Europe’s Fading Democracy
The European Union has long suffered from a democratic deficit, owing to the absence of a united European polity that can hold EU political institutions accountable. In recent years, three developments have all but destroyed the idea of the EU as an effective force for good within and beyond Europe.
ATHENS – The quiet days of August are a good time to contemplate the year ahead. Peering at my 2024 calendar, the European Parliament elections loom largest. Sadly, they fail to inspire me the way they did five years ago.
In 2019, I stood for the European Parliament in Germany while a German colleague stood in Greece. DiEM25, our pan-European movement, wanted to make the point that European democracy will remain a sham unless it becomes fully transnational. In 2024, such gestures are not even symbolically meaningful.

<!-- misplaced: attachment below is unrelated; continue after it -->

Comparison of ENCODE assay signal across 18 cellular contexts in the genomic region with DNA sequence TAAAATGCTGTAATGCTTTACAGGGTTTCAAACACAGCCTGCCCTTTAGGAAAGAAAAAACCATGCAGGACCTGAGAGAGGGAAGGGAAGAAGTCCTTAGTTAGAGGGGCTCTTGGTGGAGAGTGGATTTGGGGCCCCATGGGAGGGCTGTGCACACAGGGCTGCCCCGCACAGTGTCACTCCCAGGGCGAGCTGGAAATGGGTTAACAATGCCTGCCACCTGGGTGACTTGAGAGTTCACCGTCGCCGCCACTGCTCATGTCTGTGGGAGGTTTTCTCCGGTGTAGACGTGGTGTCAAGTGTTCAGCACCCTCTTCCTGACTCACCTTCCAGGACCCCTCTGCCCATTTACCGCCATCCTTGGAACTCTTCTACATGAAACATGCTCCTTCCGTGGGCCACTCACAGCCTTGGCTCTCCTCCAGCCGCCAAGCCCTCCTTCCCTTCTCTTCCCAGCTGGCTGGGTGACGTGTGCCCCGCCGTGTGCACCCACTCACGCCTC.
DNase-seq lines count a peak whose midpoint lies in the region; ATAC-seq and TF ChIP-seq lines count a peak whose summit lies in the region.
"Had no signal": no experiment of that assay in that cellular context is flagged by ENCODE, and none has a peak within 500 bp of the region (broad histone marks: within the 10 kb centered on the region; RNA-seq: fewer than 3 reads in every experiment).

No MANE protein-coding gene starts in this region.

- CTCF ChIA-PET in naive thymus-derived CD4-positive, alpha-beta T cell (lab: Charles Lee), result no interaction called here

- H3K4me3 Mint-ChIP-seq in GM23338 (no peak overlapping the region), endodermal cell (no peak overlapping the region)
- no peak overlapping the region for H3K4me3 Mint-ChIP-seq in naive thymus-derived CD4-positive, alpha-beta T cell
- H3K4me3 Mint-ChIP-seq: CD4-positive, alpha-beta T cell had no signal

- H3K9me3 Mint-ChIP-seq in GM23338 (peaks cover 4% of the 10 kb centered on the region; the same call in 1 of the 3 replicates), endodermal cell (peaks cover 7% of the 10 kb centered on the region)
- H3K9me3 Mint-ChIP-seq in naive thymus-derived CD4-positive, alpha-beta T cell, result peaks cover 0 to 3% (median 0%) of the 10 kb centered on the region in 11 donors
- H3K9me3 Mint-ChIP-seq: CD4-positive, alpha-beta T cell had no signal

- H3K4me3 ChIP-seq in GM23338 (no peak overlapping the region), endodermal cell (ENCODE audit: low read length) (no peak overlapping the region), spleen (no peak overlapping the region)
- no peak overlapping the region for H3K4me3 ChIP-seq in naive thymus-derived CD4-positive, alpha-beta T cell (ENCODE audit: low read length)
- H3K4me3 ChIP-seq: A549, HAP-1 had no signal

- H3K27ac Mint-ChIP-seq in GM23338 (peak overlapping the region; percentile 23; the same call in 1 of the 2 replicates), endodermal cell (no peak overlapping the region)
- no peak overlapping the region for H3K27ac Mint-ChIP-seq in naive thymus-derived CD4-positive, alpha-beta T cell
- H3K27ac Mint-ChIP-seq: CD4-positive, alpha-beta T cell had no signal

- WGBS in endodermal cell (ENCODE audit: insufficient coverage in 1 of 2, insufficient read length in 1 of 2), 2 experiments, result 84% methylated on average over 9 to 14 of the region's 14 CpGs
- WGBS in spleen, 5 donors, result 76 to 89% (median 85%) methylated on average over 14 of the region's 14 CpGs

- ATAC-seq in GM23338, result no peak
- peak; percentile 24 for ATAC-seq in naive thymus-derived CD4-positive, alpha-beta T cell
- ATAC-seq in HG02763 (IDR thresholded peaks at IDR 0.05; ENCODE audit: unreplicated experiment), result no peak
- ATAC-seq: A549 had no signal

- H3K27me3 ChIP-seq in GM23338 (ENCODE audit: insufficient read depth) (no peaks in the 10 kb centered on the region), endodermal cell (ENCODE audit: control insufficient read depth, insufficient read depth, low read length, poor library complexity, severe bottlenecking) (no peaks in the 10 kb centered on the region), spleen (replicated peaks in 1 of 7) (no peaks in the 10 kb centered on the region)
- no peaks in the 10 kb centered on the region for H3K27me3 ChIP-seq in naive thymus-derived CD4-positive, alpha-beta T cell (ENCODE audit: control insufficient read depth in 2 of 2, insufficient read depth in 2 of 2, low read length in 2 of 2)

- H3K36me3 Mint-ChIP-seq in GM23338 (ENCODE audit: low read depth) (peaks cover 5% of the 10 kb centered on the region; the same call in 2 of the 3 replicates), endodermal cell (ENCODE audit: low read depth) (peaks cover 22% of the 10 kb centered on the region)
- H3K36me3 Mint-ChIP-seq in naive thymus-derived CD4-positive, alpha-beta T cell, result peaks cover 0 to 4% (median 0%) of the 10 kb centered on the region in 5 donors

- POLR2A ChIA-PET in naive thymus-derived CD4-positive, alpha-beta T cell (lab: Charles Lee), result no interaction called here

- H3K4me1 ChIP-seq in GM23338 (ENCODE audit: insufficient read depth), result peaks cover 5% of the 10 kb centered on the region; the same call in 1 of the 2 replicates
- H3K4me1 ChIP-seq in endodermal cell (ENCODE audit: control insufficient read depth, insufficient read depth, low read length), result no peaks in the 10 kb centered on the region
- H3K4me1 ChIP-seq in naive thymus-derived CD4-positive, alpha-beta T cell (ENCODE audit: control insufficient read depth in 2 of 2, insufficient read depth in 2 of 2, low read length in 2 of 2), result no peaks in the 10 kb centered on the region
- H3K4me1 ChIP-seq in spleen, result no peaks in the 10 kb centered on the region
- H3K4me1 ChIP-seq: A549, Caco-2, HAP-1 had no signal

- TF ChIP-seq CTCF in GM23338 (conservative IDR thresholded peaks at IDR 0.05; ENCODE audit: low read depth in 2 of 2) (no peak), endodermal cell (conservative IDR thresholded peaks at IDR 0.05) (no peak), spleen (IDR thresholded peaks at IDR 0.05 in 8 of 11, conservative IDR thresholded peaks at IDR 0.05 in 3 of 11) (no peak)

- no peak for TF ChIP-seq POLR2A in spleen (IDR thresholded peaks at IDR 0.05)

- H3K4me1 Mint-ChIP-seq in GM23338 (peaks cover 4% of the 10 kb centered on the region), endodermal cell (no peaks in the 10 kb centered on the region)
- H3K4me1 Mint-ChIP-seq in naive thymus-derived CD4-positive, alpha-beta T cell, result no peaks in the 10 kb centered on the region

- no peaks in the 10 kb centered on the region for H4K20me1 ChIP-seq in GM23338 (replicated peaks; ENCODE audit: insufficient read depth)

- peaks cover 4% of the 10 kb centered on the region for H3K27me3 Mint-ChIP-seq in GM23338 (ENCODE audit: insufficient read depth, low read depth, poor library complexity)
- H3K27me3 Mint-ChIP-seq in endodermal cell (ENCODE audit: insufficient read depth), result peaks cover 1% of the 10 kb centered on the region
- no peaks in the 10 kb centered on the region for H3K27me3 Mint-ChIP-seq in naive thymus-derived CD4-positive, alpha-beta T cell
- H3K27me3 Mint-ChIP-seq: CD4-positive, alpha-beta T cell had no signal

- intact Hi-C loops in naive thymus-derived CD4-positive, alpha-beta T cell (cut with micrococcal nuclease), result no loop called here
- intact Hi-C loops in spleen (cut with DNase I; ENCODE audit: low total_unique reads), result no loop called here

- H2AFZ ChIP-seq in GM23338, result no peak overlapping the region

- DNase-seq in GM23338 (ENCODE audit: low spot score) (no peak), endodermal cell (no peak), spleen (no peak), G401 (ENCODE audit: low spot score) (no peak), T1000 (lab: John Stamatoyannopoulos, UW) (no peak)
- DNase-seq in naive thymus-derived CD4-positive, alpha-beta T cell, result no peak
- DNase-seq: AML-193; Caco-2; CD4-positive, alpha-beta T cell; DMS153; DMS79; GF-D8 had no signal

My weariness, as I face next June’s European elections, is not due to any loss of interest in European politics or to recent political defeats, of which I have had my fair share. What wearies me is the difficulty of even imagining democracy’s seeds taking root in the European Union in my lifetime.
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